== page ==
If one is debating the existence of certainty in a Hume seminar, arguments of a certain tendentiousness are tolerated. But knowledge is a much more robust thing than that, and it occurs. There are excellent questions to be asked about how one knows things and how much one can know, but denying that knowledge occurs (and matters) is denying the evidence, and is simply false.

A more promising track is to follow up Hayek noticing that economies are information processors, and that an ensemble of private plans need not all be compatible with an actual objective state of the world. Either with the one existing, or (for some ensembles of plans) with any possible objective arrangement. And then to view use of information as a process of mutual adjustment of models and assumptions, in addition to and alongside of a means of selecting a distribution of goods. And yes, also an ongoing adjustment of valuations.

(Too many classical economists treated having a sound reason for positing some feedback in some direction, as equivalent to being at an equilibrium resulting from prior repeated action of that feedback. As systems models readily tell us, these aren't remotely the same. The dynamics resulting from the former can be quite complicated, and it should be no surprise that the simplicity of the latter is not always empirically established).

As for the statement (in passing) that trades are generated by disagreements about the value of things traded, it is true in some cases and can be a fair modeling assumption for limited purposes (e.g. where the issue is differing estimates of the amount of the same commodity that a certain contingent claim might eventually represent). But it is a sufficient rather than a necessary condition. There can be gains from diversification, for instance, even where individual valuations are identical. People's budget constraints are over ensembles of goods, not individual goods. The offers of others allow them to navigate to different ensembles, by giving up the marginally least important to them in favor of the marginally most important. There is no a priori reason different individuals would desire the same ensemble.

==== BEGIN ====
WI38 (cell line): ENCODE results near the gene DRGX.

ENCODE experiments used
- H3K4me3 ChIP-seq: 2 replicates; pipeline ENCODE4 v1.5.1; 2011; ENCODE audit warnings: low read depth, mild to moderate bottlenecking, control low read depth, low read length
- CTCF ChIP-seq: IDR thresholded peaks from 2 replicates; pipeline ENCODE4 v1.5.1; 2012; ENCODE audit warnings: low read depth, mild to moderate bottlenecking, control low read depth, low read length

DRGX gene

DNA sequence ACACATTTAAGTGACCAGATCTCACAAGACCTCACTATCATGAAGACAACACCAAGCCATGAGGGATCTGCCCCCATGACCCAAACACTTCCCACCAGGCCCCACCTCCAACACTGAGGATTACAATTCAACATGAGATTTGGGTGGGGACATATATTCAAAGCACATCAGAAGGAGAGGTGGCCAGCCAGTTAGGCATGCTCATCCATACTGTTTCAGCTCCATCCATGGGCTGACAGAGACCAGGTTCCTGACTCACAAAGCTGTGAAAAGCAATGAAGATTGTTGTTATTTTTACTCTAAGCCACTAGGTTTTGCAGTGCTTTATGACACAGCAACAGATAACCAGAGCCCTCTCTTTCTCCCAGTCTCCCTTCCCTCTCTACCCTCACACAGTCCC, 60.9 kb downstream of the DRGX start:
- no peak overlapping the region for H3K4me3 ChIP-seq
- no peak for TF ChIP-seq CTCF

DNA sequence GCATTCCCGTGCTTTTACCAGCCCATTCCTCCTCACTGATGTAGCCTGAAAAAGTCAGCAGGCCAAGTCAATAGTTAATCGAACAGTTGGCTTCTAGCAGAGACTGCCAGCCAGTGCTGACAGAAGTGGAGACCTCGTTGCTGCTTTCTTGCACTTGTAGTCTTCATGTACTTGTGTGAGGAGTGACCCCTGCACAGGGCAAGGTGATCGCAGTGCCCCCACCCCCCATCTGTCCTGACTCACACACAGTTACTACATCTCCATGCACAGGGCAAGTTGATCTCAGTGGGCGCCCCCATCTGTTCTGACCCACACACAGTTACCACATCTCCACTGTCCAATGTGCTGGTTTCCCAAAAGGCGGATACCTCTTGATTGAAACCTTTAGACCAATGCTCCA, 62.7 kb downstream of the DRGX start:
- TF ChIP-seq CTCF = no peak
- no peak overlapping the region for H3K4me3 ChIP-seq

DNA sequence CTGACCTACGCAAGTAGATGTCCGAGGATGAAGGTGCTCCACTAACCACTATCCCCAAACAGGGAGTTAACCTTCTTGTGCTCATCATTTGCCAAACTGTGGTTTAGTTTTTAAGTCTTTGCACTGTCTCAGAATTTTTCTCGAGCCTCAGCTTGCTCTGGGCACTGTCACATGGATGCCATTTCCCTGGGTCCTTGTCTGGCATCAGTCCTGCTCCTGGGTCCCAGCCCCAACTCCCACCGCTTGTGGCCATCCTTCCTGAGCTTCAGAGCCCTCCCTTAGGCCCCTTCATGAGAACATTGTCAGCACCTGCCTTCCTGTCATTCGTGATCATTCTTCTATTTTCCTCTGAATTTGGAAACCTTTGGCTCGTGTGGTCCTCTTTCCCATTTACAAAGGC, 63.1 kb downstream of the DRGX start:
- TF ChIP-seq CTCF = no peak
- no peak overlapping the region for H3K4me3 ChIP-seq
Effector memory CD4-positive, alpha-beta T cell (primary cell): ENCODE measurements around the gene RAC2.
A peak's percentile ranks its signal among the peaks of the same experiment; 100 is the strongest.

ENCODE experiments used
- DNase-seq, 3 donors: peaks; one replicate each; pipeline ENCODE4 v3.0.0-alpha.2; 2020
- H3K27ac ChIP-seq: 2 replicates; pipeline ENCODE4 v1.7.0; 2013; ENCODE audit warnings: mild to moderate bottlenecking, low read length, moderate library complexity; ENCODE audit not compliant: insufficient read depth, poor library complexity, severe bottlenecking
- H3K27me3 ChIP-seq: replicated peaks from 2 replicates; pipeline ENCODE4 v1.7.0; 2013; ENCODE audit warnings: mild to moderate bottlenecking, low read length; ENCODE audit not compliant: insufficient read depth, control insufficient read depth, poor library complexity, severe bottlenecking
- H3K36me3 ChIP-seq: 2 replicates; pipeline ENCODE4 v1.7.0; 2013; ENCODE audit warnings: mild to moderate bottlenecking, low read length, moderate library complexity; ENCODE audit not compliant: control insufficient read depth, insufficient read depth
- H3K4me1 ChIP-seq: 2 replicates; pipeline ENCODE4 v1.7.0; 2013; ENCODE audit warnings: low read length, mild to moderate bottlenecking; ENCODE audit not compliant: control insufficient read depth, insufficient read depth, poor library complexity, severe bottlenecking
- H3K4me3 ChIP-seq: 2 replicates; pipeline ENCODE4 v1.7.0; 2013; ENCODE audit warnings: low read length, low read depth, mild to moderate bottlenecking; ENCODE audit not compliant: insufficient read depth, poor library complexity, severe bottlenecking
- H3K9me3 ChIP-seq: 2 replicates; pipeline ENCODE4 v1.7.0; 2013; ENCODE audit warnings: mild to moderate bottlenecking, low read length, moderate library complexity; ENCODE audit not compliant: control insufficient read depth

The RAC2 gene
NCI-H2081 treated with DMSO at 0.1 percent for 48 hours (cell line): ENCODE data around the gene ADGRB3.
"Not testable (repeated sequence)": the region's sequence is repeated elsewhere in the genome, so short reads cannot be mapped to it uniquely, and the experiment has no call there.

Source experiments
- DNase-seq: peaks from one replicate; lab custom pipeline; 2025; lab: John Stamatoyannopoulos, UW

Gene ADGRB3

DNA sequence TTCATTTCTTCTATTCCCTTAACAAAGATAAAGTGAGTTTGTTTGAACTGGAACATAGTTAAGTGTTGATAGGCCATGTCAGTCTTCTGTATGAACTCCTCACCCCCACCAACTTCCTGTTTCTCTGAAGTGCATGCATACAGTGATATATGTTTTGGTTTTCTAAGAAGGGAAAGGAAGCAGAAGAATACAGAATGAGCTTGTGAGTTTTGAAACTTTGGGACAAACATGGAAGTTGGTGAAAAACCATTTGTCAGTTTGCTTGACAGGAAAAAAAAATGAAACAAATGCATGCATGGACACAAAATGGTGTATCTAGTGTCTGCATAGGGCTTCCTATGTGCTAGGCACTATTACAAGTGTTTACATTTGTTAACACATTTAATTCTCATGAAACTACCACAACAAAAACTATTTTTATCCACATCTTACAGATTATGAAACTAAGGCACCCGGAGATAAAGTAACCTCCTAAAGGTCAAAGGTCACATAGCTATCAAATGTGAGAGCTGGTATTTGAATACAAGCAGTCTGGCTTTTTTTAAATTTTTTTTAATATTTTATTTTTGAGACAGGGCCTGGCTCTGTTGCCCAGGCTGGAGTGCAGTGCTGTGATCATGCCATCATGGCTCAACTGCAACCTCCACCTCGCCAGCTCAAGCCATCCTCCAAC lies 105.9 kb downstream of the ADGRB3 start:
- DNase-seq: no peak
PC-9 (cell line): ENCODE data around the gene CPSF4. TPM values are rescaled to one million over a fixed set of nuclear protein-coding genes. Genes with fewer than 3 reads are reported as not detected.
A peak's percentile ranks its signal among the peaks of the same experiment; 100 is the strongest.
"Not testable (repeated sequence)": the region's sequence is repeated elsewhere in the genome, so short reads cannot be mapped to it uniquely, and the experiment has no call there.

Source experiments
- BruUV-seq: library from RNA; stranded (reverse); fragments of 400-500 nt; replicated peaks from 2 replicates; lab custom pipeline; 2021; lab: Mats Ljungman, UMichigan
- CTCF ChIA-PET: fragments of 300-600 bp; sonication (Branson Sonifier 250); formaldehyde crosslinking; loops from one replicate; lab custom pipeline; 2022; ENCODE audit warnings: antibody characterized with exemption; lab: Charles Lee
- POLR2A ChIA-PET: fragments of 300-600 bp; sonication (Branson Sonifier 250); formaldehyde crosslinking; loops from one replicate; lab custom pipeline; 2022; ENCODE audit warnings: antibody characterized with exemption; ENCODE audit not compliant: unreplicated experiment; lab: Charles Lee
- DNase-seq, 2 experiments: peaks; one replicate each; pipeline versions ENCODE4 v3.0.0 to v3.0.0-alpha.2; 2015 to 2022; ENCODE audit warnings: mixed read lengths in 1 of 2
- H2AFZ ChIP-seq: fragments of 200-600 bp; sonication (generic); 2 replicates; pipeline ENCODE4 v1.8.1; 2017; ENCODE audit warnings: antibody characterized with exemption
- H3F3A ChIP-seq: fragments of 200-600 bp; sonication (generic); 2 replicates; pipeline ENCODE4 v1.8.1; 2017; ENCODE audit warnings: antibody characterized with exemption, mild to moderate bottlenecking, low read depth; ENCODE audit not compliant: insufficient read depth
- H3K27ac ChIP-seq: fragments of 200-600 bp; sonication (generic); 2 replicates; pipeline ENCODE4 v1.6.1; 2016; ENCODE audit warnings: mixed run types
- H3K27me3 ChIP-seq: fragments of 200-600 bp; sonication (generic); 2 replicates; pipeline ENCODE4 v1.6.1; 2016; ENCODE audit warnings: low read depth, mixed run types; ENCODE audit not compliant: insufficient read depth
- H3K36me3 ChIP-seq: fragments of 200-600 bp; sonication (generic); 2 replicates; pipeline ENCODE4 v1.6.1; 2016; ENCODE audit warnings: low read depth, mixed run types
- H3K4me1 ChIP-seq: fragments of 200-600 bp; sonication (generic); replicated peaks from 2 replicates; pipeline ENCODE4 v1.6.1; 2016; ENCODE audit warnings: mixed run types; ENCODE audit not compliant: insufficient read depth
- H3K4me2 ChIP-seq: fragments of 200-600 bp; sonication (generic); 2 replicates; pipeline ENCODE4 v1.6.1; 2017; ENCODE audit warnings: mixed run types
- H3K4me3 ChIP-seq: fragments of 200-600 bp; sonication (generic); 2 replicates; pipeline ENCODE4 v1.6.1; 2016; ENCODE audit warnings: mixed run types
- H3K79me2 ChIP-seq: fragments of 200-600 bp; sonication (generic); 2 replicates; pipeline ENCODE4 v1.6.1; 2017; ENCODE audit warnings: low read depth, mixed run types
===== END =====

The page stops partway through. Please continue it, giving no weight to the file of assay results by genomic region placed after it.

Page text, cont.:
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Old Post 02-17-2005 05:18 PM
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TEL


Registered: Feb 2005
Posts: 1

That's right.
Any equilibrium matter's most when the optimal;at least defined, expression, is wasted on the fundamental fallacy which mathematics can be used to-co-incidentally, position where the least errors are occuring.
If such things like 'market stability' are confused here, than why should calculus help?
To do basic figure's which market watcher's need almost instantly, get's pretty confusing to the statician whose first excuse of failure, will begin the descent into a post=Darwinian melt-down that hasn't anything less 'marketable' than divining what pure mathmatic's are rally about.
That's a base, and good starting reference when you've many assuming calculus to have already defined how the shapes are laid, but not if there's stability placed ahead of assesing whether profit's in science could assume the totalitarianism which work from the bottom up.
Do you blame other's when markets fail, or improbable's that couldn't prove how they'd worked only perhaps twice in real time.

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Old Post 02-18-2005 10:08 AM
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Jason Cawley
Wolfram Science Group
Phoenix, AZ USA

Registered: Aug 2003
Posts: 712

The most perfidious way of harming a cause consists of defending it with deliberately faulty arguments. - Nietzsche

Or more charitably, maybe it is just a language barrier, I suppose...

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Old Post 02-18-2005 02:54 PM